The Prime Minister came to the City last week and made one of the best speeches of his campaign so far. It was amusing to hear his attack on the Tory Party's "Basil Fawlty Economics". Even more interesting was that he finally mentioned this election's elephant in the room - Europe.
The election so far has heard precious little of international issues or discussion of Britain's future role in a globalised economy. We are being very insular. What madness this is when Britain (more than almost any other developed economy) is so dependent on its position in world trade, and British business is dominated by multinationals competing in global markets - finance, pharmaceuticals and oil. The Continent, in particular, is where we earn our bread - some 55 per cent of UK trade.
The lack of debate is perhaps understandable given the tabloid fury that greets any mildly pro-European statement from the Government, and the fact that the Tories learnt their lesson under William Hague. In making Europe the central plank of his 2001 campaign, he chose a seemingly populist issue ("our last chance to save the pound", and all that nonsense) which in the end was clearly not central to the decision-making of voters.
Yet there is a wide gulf in policy between the two parties. This is not because Labour is radically pro-European - if anything it would appear to have continued John Major's neutral stance - but because some of what is in the Tory manifesto is quite radical. Not only has the party stated that it would never sign up to a European constitution of any kind, but it has declared that it would renegotiate whole chunks of European trade agreements, and cease to belong to the Common Fisheries policy and to the Social Chapter.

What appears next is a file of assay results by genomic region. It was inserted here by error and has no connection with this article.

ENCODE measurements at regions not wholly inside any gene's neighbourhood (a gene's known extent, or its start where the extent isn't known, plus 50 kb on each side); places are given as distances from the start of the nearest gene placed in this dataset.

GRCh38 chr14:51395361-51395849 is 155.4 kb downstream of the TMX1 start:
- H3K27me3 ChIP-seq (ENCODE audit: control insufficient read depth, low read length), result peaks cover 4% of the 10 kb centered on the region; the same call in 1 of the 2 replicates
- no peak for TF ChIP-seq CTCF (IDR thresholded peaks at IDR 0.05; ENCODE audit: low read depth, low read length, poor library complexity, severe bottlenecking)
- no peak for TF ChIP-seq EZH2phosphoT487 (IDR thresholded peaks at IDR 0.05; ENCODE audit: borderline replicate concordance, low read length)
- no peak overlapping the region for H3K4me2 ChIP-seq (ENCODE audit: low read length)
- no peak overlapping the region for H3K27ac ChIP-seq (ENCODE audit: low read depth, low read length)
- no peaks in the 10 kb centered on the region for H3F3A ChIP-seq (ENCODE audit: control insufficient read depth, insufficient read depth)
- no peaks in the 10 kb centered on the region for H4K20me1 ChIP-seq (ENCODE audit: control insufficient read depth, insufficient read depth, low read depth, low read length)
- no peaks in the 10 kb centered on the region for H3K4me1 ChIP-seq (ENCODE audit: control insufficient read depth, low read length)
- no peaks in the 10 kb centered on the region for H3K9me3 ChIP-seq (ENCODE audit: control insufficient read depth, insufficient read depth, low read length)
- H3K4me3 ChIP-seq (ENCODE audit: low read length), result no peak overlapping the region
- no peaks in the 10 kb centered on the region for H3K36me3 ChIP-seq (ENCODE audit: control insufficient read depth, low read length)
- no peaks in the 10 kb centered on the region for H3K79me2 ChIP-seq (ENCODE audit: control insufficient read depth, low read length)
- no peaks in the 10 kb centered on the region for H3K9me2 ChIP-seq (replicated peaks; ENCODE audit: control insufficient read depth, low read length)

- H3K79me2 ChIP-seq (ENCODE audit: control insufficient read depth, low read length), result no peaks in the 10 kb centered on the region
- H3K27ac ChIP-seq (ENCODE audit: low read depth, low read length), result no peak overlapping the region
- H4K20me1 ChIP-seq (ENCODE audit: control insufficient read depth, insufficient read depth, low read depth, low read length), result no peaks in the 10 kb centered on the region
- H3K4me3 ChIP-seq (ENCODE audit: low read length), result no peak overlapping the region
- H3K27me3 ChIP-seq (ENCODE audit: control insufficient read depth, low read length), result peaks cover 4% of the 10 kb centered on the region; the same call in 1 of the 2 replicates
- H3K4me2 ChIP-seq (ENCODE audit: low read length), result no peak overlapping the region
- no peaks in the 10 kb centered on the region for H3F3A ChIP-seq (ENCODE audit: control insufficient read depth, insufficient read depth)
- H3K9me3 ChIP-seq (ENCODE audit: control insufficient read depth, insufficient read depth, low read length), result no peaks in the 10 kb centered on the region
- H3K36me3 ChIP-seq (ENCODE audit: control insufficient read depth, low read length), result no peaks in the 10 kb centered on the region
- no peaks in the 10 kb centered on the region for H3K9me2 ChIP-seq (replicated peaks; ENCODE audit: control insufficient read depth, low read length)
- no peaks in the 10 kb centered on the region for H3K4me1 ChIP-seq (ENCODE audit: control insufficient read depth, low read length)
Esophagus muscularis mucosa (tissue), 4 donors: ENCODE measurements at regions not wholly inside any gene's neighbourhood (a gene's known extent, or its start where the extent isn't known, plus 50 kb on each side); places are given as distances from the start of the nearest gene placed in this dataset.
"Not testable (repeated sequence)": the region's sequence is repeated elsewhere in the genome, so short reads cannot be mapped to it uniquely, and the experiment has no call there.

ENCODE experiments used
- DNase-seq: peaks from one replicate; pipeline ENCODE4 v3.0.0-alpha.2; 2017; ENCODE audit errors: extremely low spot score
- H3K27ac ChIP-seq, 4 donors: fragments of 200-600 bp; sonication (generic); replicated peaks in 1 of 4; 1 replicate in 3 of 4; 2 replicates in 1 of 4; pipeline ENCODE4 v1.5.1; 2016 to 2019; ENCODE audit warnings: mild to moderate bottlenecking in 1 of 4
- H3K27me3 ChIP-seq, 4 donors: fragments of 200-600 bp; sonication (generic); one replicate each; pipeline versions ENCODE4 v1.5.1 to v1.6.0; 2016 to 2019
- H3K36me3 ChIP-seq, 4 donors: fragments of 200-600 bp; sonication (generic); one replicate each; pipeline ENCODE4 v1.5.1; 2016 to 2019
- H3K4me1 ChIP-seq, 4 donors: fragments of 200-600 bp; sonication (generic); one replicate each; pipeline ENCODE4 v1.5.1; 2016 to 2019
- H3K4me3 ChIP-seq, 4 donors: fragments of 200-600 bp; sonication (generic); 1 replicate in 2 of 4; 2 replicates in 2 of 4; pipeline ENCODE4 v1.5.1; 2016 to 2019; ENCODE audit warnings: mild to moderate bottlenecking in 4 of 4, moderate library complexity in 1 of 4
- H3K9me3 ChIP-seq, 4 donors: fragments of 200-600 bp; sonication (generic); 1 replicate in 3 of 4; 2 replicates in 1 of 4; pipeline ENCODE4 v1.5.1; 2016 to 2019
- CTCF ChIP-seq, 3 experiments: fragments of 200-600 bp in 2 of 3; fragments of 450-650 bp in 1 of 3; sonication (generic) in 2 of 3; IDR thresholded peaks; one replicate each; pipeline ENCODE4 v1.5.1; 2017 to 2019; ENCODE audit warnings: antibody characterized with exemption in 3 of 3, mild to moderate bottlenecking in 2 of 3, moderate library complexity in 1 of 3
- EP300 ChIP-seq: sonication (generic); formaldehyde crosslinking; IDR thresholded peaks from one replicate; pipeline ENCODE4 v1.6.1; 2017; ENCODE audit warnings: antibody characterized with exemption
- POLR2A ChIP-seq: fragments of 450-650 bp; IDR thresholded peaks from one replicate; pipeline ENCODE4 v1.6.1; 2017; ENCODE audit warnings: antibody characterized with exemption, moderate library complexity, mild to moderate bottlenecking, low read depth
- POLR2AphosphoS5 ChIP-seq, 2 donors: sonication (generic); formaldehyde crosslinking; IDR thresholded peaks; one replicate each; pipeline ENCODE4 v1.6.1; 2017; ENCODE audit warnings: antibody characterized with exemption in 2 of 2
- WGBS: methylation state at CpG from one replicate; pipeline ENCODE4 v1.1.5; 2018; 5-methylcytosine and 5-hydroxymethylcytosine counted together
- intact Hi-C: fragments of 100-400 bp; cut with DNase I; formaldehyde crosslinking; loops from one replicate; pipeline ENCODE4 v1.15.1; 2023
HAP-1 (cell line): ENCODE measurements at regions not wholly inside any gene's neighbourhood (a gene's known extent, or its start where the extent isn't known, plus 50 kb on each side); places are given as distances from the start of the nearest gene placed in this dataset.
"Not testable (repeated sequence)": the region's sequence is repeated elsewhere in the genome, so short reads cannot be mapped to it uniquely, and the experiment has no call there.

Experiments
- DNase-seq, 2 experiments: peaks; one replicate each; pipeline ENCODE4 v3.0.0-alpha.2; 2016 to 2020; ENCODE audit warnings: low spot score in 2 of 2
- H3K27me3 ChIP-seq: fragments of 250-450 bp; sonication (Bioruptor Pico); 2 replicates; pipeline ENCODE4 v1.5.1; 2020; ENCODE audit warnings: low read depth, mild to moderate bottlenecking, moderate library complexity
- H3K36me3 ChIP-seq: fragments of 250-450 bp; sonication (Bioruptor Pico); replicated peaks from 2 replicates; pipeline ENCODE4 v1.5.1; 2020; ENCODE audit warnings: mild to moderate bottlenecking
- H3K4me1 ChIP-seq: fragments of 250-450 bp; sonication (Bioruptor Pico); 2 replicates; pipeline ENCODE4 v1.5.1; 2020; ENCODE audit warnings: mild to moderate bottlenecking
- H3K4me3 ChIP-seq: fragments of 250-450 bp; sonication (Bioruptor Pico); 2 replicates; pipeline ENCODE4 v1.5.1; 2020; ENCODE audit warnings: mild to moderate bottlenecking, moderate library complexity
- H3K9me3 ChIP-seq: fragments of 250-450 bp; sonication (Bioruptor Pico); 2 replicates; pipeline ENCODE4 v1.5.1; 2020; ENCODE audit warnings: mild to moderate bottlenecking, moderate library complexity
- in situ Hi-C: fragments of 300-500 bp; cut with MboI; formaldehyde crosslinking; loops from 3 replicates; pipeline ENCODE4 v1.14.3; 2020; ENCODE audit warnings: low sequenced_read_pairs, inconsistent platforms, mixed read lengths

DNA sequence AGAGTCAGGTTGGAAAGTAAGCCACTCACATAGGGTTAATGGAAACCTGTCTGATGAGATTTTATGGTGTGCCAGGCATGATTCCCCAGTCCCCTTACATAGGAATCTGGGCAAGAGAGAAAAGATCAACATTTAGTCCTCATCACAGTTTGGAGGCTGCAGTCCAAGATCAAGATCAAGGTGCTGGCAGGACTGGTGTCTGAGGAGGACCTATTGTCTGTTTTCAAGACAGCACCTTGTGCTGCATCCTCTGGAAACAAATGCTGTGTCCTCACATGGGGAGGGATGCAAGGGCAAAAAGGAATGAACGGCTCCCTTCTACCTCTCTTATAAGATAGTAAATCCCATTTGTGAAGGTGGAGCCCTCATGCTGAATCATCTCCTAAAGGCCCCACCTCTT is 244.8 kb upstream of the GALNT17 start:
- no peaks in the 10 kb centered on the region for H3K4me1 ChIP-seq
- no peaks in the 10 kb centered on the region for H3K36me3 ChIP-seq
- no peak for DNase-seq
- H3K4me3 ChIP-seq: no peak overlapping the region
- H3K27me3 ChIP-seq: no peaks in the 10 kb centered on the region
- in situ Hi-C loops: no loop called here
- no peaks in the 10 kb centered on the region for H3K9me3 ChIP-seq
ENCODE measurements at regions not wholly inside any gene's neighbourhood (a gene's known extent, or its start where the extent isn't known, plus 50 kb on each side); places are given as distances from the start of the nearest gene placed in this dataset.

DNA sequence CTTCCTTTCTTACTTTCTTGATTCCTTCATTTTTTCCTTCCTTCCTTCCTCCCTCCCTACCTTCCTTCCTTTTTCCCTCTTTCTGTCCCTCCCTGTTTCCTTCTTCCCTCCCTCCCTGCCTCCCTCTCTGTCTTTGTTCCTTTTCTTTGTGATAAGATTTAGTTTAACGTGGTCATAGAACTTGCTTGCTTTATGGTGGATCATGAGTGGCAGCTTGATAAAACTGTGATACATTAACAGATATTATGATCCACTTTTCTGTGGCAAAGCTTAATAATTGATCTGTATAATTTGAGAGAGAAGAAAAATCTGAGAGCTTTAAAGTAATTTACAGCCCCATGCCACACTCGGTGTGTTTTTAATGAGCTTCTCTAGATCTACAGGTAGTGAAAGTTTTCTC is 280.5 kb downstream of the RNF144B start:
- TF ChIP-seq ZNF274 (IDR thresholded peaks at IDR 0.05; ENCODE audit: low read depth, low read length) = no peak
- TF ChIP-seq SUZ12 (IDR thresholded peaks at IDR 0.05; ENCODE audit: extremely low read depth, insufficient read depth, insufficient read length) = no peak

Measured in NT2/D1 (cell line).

This is its official policy. But worse still is what some of the more maverick Tory candidates have been saying. I am today in Harwich, where the candidate David Creswell believes that Britain needs to "become independent" and that "the EU is not going to exist in 12 to 18 months". Really? The candidate in Stafford says that if our European partners reject Tory policy, he will call for a referendum on withdrawal.
And reject they would. The chances of the UK being allowed to pick and mix trade policies, while still being part of the EU trade zone, would seem remote in the extreme.
This is particularly depressing when the European Union appears finally to be embracing more liberal economic policies, urged on by the many new members from emerging Europe. And it is particularly foolish when the EU is edging closer to a proper common market in financial services which would benefit the City, and indeed our whole economy, enormously.
If there is a real possibility that Britain might at some point move closer to withdrawal from the EU, then it is time for the issue to be brought much more out in the open and the consequences scrutinised.
Roger Liddle, No 10's adviser on Europe until last year, has commented that "leave Europe and we lose three million jobs". That number seems high, but there can be no doubt that there would be some serious economic consequences.
If the UK were out on its own, crushed between the major trading blocks, of course it could survive, but only if wages were cut to much lower, globally competitive levels, and if taxes were slashed to attract business - London having lost its capital-of- Europe role. In consequence, of course, public spending on such things as hospitals and schools would have to be dramatically slashed too.
I suppose some on the extreme right of the political spectrum actually like the sound of all that, but this is one policy where business must vote for the status quo.Reuse content